J is for Jakarta, Jaipur, Jodhpur, and Jaisalmer
Jakarta, Indonesia (August 1989)
We started our three weeks in Indonesia in the capital, Jakarta. Driving from the airport through the city in a taxi nearly gave us a heart attack. We arrived at the Wisma Ise Guest House, where we climbed three flights of stairs up to reception. As soo as we walked in, a woman came up and put her arms around me and said, "I am so sorry!" They had just promised their last room. She was extremely kind and told us to sit down and have a cool drink. Then she had an idea. They had two Indonesian customers from the same company who were together all the time anyway...so she would ask them to share a room so we could have the other one. She said we could leave our luggage and come back later. We went to the bank to change money and the cheap accommodation centre. We checked out another hotel, but the rooms were more expensive and the people were not as nice. We decided to trust our luck at the guesthouse. Sure enough, when we returned, they had a room for us.
Our general impressions of Jakarta were noisy, heavily populated, and dirty, and it tried our nerves. One of the windows in our room was permanently left open--before I went to sleep the first night, I wrote "I hope I can sleep with the noise." However, it was not a restful night. The couple next door to us had a loud fight. She was English and he Japanese, and they fought until about 1:00 a.m., so by that time I was wide awake. Then at 4:00 or 5:00 a.m. call to prayer from the mosque right next door to the guesthouse. I will never forget being woken up by "Alla Ahkbar" sung over the loudspeakers, a sound that might be beautiful if you're not trying to sleep.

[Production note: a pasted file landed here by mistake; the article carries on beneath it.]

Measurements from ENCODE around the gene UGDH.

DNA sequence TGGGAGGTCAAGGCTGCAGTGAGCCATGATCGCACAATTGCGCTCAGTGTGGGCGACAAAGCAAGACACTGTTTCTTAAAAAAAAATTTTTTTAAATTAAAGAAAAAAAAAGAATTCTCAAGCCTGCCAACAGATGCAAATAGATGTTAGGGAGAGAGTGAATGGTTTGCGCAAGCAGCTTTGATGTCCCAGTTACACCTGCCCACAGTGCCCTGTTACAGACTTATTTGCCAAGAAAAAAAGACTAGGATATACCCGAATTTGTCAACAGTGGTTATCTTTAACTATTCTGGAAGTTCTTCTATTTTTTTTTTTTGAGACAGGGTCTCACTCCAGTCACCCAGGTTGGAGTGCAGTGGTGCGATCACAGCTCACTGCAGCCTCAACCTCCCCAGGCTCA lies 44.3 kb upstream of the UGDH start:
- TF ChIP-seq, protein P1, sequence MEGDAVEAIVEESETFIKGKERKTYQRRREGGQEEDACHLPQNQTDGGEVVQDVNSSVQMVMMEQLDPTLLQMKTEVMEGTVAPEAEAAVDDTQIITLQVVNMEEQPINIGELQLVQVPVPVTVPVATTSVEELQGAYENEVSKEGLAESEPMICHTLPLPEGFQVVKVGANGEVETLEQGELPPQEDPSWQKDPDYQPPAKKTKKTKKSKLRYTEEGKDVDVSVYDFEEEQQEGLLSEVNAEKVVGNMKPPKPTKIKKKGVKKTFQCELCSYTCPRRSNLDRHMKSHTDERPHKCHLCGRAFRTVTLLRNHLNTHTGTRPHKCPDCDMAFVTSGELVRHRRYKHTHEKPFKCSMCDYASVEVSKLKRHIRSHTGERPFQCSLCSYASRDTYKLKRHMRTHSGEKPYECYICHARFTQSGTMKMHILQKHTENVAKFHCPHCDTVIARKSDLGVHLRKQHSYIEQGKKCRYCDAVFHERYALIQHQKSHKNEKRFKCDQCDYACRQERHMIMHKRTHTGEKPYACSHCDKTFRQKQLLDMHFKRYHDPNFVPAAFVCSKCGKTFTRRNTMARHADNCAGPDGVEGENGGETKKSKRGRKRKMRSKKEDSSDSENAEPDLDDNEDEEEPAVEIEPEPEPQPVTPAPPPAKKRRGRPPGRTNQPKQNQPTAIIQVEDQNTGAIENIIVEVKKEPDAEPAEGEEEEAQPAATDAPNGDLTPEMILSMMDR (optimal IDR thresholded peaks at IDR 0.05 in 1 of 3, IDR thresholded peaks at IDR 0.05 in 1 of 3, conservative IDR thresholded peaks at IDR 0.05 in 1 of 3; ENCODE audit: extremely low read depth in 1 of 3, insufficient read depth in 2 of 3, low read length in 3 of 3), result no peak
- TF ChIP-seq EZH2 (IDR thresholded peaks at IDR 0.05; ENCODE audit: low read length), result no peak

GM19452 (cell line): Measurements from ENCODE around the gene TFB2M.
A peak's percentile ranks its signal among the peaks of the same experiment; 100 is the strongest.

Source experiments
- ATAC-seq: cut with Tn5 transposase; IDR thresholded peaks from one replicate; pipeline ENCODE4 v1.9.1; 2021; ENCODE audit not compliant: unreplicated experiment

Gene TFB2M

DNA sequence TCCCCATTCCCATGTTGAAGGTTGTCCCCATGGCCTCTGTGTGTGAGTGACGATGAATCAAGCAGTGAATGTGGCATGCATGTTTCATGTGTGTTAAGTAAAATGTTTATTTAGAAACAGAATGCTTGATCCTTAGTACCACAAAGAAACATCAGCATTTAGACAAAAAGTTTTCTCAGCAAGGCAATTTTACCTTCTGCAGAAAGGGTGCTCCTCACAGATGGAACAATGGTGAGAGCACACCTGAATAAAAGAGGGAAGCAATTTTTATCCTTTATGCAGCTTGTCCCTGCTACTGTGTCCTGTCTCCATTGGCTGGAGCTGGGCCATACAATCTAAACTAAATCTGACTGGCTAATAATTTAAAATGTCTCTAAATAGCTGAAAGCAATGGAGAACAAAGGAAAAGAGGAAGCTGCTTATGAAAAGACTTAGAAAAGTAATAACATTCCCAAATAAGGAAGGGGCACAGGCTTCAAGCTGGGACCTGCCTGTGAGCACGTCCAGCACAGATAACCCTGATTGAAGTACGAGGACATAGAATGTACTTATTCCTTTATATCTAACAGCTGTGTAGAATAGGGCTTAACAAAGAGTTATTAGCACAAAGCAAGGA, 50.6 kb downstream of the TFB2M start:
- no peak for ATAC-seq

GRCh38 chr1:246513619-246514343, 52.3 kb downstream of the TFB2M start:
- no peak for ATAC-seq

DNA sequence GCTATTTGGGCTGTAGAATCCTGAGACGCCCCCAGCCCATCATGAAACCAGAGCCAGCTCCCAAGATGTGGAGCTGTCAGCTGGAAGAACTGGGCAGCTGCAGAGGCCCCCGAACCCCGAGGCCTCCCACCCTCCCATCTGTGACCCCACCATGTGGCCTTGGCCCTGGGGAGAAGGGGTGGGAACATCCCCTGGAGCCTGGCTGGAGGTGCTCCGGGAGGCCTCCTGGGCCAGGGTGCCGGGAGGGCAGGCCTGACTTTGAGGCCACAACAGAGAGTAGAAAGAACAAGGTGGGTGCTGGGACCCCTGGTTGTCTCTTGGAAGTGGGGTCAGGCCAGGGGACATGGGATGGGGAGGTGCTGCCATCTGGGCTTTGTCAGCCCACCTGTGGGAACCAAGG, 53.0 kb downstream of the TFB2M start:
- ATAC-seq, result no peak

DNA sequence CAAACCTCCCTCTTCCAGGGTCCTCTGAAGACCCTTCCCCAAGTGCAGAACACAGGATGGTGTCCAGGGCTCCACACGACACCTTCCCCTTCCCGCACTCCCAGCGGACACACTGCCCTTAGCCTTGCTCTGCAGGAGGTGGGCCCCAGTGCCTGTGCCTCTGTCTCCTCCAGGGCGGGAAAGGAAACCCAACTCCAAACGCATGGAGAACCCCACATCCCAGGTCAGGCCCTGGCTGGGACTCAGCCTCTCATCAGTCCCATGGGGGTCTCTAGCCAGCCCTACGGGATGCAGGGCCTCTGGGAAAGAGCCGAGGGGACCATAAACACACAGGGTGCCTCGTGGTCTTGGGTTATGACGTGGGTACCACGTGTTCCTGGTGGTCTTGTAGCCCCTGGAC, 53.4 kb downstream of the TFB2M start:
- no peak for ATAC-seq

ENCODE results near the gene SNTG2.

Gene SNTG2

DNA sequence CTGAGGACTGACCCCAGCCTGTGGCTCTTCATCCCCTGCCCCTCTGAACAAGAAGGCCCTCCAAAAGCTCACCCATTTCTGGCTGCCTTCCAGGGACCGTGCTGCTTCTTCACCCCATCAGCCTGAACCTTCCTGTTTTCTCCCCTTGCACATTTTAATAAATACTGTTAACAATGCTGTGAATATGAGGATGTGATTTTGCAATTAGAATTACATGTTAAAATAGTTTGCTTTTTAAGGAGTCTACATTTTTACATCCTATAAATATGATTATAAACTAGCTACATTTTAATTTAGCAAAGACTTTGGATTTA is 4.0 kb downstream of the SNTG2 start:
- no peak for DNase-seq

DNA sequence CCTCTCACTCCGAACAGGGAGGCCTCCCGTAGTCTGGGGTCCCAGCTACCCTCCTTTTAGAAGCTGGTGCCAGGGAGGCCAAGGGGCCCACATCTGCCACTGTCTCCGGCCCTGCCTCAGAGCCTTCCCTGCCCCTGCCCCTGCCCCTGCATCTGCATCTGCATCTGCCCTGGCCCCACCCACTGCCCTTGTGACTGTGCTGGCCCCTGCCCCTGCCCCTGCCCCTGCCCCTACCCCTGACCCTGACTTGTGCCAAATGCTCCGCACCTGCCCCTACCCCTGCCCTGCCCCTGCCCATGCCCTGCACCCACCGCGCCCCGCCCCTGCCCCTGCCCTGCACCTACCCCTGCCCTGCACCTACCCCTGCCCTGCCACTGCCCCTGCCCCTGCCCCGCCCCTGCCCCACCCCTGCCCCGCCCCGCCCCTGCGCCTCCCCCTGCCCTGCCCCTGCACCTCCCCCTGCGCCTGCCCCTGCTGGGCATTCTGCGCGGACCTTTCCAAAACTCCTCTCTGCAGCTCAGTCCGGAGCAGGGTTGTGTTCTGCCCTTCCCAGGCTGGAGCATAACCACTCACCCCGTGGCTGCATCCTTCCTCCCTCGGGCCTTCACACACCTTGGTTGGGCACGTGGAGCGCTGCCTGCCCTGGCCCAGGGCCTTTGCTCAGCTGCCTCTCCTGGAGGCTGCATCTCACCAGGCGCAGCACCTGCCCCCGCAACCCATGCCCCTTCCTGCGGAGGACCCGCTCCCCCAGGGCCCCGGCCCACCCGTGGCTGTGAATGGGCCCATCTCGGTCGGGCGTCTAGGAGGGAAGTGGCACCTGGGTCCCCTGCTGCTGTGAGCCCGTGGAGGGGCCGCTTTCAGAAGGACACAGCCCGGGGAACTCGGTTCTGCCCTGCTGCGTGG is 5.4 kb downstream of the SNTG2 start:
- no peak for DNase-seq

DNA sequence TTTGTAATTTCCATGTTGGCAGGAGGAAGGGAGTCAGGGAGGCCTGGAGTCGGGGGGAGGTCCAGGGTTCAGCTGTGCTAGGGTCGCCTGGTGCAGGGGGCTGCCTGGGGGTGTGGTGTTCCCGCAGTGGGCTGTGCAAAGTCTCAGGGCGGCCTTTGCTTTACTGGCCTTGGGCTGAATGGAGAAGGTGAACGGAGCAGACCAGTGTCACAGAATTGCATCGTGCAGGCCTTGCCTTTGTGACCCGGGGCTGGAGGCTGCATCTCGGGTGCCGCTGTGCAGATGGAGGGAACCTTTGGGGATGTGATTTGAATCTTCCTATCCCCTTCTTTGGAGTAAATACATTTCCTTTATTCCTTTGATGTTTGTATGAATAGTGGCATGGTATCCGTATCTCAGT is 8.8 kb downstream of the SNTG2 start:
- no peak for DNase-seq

mandi." It's a cold tub of water, and you scoop bowls of water out of the tub and wash yourself next to the tub. Jakarta was our first experience with the cold mandi.
Our second day in Jakarta was "trying," as I wrote. We walked in the hot sun to the square and went up in the national monument for a view of the city...and then down to the basement to see a panoramic museum of the history of Indonesia. When we went off in search of the post office, we asked several people for directions, but they all gave us different ones. Finally we just gave up.
And then we tried to find transportation to take us back to the guesthouse. We asked a man about the average price for a bajaj (like a Thai tuk tuk), and he said 500 rp. He was very kind and flagged a few bajajs for us, but the lowest they would go was 800 rp. Most of them said 2,000 rp! Because we didn't have any change for 800, we decided to take a taxi. The fare was 1,400 rp, and I gave him 5,400, but he gave me only 3,000 in change. By the time I realized this, he was gone! I realized, by this time, that I was too trusting, probably because of three years in Japan, where this would never have happened.
That afternoon, back at the guesthouse, we talked to a man from Arizona, Chris, and some Vietnamese women who were studying English in Jakarta for three months. Chris spoke to us for about an hour--he taught Southeast Asian studies and had been traveling all over Southeast Asia--but we couldn't get a word in edgewise.
I have such fond memories of Indonesia that I'd completely forgotten that it started in a not-the-best way, similar to our first few days in India...a good reminder that sometimes it takes awhile to get used to a country. I had similar first few days in both Japan and China, too, now that I recall...
Fortunately, we did realize right away that the Indonesian people are, in general, warm and friendly.
|Photo with the nice people who ran the nice-but-noisy guesthouse in Jakarta (with rooftop views!)|
Jaipur, India (September 1989)
After spending a few days in Agra, we set off for our Rajasthan tour. Mike and I like to get to know a place well, so we'd rather spend our time in one region than trying to scramble on a whirlwind tour. We wouldn't do well on one of those "see 20 countries in Europe in 21 days" types of tours! When we were planning our trip to India, we wanted to go to Kashmir, but 1989 was the year that the violent separatist movement began heating up in the region. So instead we decided to focus on Rajasthan in the northern part of India, which the Lonely Planet (our trusted guidebook) describes as "romantic India wrapped in gaudy royal robes. Here the fearsome Rajput warrior clans ruled with gilt-edged swords, plundered wealth and blood-thick chivalrous codes.A vast and wonder-laced state with treasures more sublime than those of fable, the Land of the Kings paints a bold image."